Chalkboard Success

I work downtown in an office shared by a number of different companies, each one being pulled up the hill of fortune and fame by their tireless and fearless CEO. Right in the front of the office lobby, there’s a large chalkboard that says: “Share your successes!”

Each week, I enter the office to find a new variety of business milestones plastered across the board. Things like: “We raised a 5 million dollar seed round of funding!” or “We were on CNN!” or “We closed a 10 million dollar deal!”

After 16 and a half weeks of walking into the office and seeing the enormity of the success stories around me, I decided I wanted to share my own success with the world. So I grabbed a piece of chalk and wrote:

“I’m alive!” declaring the joy of my existence to the world. The office secretary, Alexis, noticed me writing on the chalkboard, and asked me to erase it. “It’s for business successes,” She told me, as she took the chalk from my fingers and erased my existential announcement

So I nodded, and left the lobby, headed toward my office suite. I had a good, productive day at work, but I couldn’t shake what she’d said to me. It confused me, and made me realize that I don’t really know what success actually is, or if it is anything at all.

One of the things that I hear separates successful people from unsuccessful people is that successful people stay at the office on average forty-seven minutes longer than unsuccessful people. So I decided I’d try it. As 5 o’clock rolled around, I watched some employees from some of the companies in the shared office space start to pack up and head toward the door. I, on the other hand, stuck around and got some extra work done. Even my boss passed by my office and gave me a curious nod as he left.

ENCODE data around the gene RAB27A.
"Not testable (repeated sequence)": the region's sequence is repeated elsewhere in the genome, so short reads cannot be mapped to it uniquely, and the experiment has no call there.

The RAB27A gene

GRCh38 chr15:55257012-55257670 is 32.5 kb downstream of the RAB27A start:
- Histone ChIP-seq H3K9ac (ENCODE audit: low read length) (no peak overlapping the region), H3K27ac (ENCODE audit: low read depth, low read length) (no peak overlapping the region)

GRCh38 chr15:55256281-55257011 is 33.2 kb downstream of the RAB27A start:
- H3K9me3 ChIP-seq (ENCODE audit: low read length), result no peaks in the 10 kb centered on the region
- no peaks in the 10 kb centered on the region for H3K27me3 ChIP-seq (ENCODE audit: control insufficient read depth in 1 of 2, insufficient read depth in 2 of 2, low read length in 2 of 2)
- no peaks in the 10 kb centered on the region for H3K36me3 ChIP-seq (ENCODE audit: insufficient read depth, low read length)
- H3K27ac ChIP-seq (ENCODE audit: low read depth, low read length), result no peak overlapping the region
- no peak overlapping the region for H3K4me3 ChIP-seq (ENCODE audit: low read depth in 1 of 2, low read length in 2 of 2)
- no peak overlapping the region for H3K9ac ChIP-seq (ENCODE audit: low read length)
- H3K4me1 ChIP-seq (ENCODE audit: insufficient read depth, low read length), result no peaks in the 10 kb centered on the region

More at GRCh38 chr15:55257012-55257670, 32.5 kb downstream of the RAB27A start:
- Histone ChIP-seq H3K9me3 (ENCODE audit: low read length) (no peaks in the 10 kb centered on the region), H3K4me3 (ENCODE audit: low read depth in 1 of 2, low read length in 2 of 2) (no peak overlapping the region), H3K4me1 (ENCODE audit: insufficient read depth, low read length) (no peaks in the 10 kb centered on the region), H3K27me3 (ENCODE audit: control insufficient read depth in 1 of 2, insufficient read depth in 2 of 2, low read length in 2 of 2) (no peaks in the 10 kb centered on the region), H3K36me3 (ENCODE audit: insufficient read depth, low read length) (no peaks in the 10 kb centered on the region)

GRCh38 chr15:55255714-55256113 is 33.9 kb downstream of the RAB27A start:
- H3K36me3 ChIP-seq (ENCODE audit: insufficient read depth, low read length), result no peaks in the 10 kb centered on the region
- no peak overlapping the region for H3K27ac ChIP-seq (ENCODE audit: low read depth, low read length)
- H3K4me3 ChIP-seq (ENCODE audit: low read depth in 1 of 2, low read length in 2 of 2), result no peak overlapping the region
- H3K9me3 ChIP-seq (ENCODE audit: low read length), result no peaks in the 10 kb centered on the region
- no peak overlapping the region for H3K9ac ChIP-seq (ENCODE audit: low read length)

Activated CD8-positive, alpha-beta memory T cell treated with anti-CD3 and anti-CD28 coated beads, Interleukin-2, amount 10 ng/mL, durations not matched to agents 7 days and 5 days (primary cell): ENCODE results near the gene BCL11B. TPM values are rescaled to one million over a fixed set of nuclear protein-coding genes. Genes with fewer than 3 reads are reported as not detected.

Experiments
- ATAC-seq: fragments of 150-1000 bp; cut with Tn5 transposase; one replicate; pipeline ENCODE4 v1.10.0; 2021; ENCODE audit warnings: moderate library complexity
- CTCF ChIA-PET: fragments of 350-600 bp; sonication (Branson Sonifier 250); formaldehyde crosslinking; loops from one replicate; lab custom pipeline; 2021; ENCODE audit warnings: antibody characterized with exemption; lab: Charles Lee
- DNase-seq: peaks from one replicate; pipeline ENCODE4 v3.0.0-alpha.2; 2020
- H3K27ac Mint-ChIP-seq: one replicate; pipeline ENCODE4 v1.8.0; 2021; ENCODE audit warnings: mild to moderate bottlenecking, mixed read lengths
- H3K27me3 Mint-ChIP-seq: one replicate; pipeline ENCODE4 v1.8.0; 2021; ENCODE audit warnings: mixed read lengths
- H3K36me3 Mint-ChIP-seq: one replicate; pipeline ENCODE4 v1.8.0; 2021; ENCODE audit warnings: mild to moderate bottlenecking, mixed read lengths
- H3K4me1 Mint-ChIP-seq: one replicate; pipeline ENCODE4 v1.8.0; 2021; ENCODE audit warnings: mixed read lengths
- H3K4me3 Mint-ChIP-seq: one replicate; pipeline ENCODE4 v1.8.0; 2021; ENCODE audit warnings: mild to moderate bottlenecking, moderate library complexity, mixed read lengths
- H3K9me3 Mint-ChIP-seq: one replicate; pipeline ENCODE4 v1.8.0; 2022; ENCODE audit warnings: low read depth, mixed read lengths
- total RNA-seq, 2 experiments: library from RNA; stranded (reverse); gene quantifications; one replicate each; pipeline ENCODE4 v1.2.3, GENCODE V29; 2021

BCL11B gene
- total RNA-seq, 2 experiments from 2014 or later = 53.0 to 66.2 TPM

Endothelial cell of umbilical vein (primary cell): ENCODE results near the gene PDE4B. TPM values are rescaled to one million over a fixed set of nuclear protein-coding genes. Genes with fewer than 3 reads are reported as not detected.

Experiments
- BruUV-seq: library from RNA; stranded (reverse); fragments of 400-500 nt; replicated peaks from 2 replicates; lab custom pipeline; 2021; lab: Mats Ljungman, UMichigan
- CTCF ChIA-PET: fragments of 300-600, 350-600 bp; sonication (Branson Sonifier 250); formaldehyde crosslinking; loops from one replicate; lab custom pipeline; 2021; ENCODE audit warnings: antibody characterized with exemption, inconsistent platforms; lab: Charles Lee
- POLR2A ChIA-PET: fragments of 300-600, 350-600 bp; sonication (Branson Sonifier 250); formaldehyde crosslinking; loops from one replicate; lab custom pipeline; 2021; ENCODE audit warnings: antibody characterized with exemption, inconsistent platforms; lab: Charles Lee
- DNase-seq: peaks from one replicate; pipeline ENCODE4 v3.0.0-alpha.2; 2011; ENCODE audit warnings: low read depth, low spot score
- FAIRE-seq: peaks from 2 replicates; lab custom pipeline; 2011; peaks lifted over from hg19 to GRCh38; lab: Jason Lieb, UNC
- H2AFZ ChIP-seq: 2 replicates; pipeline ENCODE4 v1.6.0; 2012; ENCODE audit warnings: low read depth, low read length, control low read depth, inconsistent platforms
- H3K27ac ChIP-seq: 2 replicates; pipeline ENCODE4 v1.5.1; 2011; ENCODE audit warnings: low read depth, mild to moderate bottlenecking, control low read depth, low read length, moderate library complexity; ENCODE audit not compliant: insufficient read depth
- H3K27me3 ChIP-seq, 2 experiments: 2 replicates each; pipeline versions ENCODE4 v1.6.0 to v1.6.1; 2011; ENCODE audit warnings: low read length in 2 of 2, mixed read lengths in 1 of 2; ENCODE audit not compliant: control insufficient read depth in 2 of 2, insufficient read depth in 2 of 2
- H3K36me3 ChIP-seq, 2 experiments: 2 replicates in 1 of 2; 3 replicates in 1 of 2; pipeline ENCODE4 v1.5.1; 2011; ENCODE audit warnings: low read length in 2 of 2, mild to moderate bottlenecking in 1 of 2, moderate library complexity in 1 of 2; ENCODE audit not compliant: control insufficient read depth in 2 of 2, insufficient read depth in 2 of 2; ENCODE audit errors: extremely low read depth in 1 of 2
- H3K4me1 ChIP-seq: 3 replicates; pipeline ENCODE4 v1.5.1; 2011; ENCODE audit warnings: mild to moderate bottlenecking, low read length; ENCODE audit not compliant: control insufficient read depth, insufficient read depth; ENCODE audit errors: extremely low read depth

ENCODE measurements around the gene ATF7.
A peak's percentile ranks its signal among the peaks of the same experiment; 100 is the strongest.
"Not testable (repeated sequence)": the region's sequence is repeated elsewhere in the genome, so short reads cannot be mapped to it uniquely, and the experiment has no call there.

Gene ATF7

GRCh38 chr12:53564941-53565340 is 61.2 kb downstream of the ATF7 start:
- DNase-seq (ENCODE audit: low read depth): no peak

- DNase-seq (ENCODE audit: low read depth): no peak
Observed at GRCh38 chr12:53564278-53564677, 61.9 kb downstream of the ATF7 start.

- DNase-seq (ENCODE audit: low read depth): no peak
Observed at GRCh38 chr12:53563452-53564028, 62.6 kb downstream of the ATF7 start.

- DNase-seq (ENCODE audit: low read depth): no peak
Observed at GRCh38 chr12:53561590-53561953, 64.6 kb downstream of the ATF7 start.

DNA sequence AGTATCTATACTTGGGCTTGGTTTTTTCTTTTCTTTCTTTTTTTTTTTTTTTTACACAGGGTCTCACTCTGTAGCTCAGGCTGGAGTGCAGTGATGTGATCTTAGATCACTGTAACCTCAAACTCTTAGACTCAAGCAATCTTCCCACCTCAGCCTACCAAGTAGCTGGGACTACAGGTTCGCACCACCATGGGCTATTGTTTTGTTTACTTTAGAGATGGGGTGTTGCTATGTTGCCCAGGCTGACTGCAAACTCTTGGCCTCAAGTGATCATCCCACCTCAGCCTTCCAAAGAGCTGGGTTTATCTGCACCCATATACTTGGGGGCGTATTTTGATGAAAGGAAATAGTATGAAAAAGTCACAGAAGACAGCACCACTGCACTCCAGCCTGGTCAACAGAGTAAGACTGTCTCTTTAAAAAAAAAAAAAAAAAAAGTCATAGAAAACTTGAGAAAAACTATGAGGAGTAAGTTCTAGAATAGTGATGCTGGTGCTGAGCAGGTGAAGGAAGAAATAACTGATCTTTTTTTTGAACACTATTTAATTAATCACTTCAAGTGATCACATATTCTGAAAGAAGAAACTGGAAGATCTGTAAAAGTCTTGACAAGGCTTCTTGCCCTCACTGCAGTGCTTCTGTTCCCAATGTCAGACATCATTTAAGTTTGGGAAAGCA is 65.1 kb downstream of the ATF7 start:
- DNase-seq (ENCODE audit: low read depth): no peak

Twenty-nine minutes into the forty-seven, I had already hit a block and became distracted and lazy, counting the minutes until I could leave. I scrolled through Facebook and twitter and my personal email, and then looked up to discover only 2 minutes had passed since I last checked.

Finally, I stumbled onto something worth reading: An article titled: “7 things that successful people do”. I was sure that one of them would be stay at work forty-seven minutes later than normal, but it wasn’t listed. Instead, the article listed mundane things like “Exercise”, or “Practice Clear Communication”. I got out a notebook and jotted each of them down, making a checklist for the next day.

My forty-seven minutes were up, and I fled the office, rushing onto the bus and back to my neighborhood. The next day, I put my checklist into practice. By the next week, I checked each item off of the list for seven days in a row. I was sure that I was a success.

So when I got to the office the next morning, I grabbed a piece of chalk and wrote “Exercised for seven days in a row!” up on the board. Alexis was not impressed, and threatened to talk to my employer.

This only confused me even further, because I thought that I’d found a sure-fire way to become successful.

That afternoon, I stayed late at the office once again. After 36 minutes, I found myself scrolling through Facebook, once again; only this time it was a quote that caught my eye, and not an article. It read:

“A man is a success if he wakes up in the morning and goes to bed at night and in between does what he wants to do.”

It seemed far too easy. There were no 7 steps, or 3 key elements, or 12 immutable laws to follow.

So with forty minutes left, seven away from being a successful person, I stood up, packed up my office, and left my suite. I stopped in the lobby, wrote: “I quit!” on the success chalkboard, and left.